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Dr. Bauman: How Much Does Hair Grow in a Month?

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Alan Bauman, M.D., ABHRS, FISHRS

One of the most common questions I get asked in my hair restoration practice is “How Much Does Hair Grow in a Month?”  The typical hair growth rate in humans is important to know because it can help predict when you are likely to see results from many hair growth treatments, both invasive (medications, laser, PRP, etc) and also hair transplantation.


Men or women who color their hair can easily judge their hair growth rates by looking at the length of their “roots” when it’s time for a color touch-up treatment. The “roots” reveal the amount of hair growth since the last color treatment. For example, the length of hair growth in six weeks which is grey or uncolored is usually quite obvious, and that length divided by the time between color treatments tells you how fast your hair has grown.


For example, if three weeks (i.e, 21 days) after a hair color appointment, that person noticed about ¼ inch (6.35mm) of roots showing, their growth rate would be approximately 0.3mm per day--which is the rate that most people consider average. In this particular case, after six weeks, the roots would measure about ½ inch.


If you ask people how fast their hair grows, some may respond that they feel their hair grows “super fast” and others may say their hair grows very slow. Some may report that their hair growth rates have slowed with age over time, and this concept is supported by the clinical literature[2]. In fact, science also tells us that there are some variations between growth rates amongst different genetic groups or ethnicities. Interestingly, along with some other differences like hair curl for example, African hair is characterized by slower growth and lower density, Asian hair is characterized by low density and faster growth. Scientists found that African hair grew more slowly than Caucasian hair which grew more slowly than Asian hair. The difference between Asian and African hair growth rates equates to about 5cm or about 2 inches per year.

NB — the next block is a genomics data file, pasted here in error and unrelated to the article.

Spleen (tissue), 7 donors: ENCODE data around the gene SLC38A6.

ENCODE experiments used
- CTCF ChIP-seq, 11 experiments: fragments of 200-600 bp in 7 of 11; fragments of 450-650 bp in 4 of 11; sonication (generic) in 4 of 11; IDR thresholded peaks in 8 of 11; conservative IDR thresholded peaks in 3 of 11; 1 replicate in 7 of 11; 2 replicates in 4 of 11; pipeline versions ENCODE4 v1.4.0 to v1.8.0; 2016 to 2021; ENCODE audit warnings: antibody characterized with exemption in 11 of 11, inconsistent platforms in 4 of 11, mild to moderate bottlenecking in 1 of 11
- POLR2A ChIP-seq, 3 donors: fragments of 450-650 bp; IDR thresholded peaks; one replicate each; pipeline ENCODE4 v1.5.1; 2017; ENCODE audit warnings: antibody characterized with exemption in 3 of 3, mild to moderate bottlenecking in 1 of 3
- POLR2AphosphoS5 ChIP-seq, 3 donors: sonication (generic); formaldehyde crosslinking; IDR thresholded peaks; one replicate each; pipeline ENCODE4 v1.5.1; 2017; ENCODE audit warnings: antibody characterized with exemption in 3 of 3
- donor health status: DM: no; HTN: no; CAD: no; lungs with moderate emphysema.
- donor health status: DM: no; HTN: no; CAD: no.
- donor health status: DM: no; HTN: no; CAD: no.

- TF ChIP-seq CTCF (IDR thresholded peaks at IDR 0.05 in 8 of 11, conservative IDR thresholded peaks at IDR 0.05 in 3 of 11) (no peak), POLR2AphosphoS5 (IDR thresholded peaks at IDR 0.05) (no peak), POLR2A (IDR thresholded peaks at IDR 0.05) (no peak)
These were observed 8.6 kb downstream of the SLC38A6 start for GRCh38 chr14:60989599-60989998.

The study reported quite a high variation in rates:

Ethnicity: Rate Length/Day, Mean, +/- SD

African: 129-436 µm/day , 280, +/- 50

Caucasian: 165-506 µm/day, 367, +/- 56

Asian: 244-611 µm/day, 411, +/- 43


In 2016 Van Neste discovered that in Caucasians, thinner hairs grew slower than thicker hairs and that growth rates in women were higher than in men. Compared to hair of equal thickness in controls, subjects of both genders affected with patterned hair loss showed reduced growth rates. Men with patterned hair loss showed further reduction in growth rates as clinical severity worsened.[1]


How Does Finasteride or Minoxidil Treatment Impact Hair Growth Rates?

Initial testing and trials in the realm of MPHL (male pattern hair loss) did not investigate the effects of pharmaceutical interventions on hair growth cycling or hair growth rates. In 2019, Van Neste looked at male volunteers and what he discovered is that while finasteride and minoxidil had profound effects on hair growth cycling, slowing and reversing the progression of androgenetic alopecia aka male pattern baldness, he didn’t find any effect on hair growth rates.